Thursday, March 24, 2016

Book Review: The American Civil War: A History of the Civil War Era

Five stars out of Five.

Required reading.

In this concise and tightly written book, history professors Gary Gallagher and Joan Waugh cover the essential events surrounding one of the formative eras in American history. This could function as a text for an introductory college course, an advanced high school program, or as an overview for anyone interested in the Civil War.

Beginning with the lead up to the insurrection, covering the major battles and interaction of the principal characters and finishing with Reconstruction and major themes that persist today, The American War is a short but remarkably detailed history.  

Some things I learned that I had not realized: Lincoln won the election of 1860 from among four candidates and a profoundly divided electorate. Disappointed with the outcome of the election, seven states in the Deep South had seceded before Lincoln even took office in March 1861. Maj Gen George McClellan, Lincoln’s first commander, was actually opposed to the abolition of slavery and eventually ran against Lincoln for the presidency in 1864.  When tallying up property wealth, Mississippi and South Carolina were counted as the wealthiest states because of the value of their slaves. The South truly expected support from Britain because of their reliance on cheap cotton. Lincoln hated slavery but supported segregation and, to the castigation of black abolitionists Frederick Douglass and Robert Purvis, Lincoln proposed setting up Central American colonies for former slaves.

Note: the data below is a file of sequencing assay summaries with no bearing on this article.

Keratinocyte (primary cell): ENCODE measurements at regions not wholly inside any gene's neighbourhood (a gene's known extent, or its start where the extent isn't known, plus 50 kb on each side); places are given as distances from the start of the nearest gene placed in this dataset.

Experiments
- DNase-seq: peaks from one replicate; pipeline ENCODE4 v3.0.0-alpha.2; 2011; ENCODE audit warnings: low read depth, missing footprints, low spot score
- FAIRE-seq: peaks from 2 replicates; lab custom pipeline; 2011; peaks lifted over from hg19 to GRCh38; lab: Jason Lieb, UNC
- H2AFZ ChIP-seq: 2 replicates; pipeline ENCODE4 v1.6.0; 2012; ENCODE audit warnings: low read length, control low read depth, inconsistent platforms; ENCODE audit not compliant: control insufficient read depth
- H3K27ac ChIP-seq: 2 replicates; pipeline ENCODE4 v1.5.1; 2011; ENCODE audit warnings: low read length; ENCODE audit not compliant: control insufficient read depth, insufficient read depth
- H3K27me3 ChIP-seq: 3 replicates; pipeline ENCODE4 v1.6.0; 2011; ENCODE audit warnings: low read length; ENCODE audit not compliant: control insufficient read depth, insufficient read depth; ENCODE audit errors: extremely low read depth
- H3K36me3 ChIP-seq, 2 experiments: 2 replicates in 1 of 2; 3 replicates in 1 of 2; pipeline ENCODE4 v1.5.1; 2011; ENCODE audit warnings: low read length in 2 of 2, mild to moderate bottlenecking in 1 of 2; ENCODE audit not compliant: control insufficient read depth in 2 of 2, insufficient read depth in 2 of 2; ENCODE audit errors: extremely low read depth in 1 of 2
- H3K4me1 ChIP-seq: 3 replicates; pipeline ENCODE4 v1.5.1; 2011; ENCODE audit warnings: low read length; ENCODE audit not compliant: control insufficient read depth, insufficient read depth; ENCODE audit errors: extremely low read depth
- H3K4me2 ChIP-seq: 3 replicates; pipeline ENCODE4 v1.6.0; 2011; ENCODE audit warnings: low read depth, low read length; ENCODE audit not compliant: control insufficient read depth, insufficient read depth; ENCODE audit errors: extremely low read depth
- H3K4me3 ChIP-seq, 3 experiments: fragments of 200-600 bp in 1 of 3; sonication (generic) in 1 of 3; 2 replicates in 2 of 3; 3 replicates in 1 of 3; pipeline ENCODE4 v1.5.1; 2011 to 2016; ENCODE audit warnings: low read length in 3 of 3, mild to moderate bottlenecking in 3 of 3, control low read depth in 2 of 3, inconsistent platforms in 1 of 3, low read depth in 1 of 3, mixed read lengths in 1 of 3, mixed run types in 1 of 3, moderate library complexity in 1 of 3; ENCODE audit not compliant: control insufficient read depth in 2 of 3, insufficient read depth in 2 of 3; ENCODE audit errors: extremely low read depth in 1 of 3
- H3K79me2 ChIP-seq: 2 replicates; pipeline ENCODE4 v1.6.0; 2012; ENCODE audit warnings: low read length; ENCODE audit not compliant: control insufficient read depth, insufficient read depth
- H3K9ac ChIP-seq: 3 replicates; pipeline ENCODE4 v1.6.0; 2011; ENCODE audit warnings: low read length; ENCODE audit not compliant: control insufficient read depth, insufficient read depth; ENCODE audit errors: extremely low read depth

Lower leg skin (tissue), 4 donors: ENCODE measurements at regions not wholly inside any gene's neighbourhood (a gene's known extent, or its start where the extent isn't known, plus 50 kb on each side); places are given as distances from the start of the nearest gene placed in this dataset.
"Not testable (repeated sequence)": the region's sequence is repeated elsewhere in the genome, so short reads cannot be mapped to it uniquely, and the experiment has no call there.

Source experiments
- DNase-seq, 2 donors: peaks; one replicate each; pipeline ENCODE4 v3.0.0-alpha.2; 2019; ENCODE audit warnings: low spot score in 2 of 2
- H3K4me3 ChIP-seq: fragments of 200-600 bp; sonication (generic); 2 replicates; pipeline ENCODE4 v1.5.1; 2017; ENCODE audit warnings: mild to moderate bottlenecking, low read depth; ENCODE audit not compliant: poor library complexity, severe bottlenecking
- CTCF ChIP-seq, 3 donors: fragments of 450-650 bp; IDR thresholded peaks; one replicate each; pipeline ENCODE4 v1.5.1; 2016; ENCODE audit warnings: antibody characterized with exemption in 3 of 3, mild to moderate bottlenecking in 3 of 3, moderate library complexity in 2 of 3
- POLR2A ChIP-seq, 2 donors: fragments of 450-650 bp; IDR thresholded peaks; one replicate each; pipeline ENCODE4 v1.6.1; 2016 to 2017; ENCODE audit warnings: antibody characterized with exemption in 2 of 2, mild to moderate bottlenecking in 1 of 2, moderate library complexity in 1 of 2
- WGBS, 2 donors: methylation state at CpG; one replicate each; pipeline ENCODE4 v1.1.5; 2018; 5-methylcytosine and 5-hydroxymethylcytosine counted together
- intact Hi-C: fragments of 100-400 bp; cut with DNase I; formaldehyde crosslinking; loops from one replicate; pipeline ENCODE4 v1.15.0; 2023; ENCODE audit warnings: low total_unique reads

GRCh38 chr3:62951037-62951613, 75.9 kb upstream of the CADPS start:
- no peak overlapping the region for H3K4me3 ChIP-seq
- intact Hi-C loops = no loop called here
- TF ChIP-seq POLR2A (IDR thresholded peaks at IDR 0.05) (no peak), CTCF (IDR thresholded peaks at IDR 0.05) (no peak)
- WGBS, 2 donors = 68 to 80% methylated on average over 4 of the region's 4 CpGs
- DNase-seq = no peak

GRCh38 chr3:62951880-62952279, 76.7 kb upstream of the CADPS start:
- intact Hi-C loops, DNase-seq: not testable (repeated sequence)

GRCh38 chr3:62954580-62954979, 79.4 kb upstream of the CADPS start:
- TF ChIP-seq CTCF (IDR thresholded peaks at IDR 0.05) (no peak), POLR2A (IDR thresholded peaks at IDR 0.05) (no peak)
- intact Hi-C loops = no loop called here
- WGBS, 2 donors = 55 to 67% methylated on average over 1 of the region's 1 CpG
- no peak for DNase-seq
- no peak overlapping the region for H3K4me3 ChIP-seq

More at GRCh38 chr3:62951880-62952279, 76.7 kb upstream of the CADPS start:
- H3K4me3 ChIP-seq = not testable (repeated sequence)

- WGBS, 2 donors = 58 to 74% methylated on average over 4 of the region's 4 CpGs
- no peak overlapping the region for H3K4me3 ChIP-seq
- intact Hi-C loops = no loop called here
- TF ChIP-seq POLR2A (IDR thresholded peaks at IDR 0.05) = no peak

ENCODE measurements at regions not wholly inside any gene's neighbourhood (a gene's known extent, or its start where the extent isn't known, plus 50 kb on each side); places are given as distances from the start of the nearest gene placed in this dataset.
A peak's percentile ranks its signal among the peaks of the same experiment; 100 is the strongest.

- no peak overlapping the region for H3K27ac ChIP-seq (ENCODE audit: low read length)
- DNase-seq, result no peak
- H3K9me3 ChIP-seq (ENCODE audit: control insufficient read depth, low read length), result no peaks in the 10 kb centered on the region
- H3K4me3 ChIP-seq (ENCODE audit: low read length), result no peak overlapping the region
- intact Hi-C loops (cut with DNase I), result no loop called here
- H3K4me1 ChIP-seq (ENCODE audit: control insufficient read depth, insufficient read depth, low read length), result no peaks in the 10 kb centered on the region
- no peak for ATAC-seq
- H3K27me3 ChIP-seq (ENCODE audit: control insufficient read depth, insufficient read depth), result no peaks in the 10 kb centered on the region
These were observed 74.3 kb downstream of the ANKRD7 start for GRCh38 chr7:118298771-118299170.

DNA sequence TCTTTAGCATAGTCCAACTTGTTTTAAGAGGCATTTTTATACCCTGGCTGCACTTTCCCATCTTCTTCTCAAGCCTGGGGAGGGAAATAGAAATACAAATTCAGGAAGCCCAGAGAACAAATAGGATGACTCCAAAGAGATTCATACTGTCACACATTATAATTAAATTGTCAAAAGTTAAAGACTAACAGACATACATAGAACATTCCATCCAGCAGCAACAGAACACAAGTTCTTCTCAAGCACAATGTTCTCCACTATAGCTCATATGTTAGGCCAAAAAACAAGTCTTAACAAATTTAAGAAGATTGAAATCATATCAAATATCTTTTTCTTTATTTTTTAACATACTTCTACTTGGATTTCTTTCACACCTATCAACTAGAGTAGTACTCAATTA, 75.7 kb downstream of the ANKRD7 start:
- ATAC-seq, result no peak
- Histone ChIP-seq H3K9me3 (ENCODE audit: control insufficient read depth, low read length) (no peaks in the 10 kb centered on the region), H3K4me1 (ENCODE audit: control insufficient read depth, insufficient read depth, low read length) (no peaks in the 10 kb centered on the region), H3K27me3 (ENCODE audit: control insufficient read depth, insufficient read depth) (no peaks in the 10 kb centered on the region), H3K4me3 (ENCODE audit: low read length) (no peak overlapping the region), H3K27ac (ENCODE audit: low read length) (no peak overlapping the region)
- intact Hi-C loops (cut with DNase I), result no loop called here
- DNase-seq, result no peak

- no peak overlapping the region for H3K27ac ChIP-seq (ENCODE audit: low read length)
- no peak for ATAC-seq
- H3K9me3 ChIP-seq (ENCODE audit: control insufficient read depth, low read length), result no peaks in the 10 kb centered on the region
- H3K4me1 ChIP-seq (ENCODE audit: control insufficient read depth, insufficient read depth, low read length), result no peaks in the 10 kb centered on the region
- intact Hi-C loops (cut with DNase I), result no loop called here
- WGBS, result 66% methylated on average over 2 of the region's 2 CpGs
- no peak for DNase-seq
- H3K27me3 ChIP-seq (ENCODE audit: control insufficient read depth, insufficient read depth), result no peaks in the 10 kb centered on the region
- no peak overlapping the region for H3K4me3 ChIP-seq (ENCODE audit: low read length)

This book, however, is much more than disparate facts.  The authors are professors with a deep understanding of the nuance of many of decisions and circumstances of this often confusing era.  The value of this tome is the narrative that is carefully crafted to give the reader an understanding of why things happened instead of just a laundry list of events.  Just enough detail is provided regarding the way of life in the North and South, highlighting the differences in industrial versus agrarian cultures.

In a mere 250 pages, one comes away with a sense of the inevitability of the Civil War, and also a better understanding that we are still fighting many of the same demons today. The book is extremely well-written, with maps and grayscale pictures complementing the text.  While it lacks endnotes or footnotes, there is a prodigious bibliography in the back for readers to pursue topics in more detail.  

The American War is highly recommended and I’d go so far as to say that it should be required reading for every American, easily read in a few days.. It’s short, accessible and thoughtful.   [Disclosure: the book was provided to me for the purpose of writing a review.]

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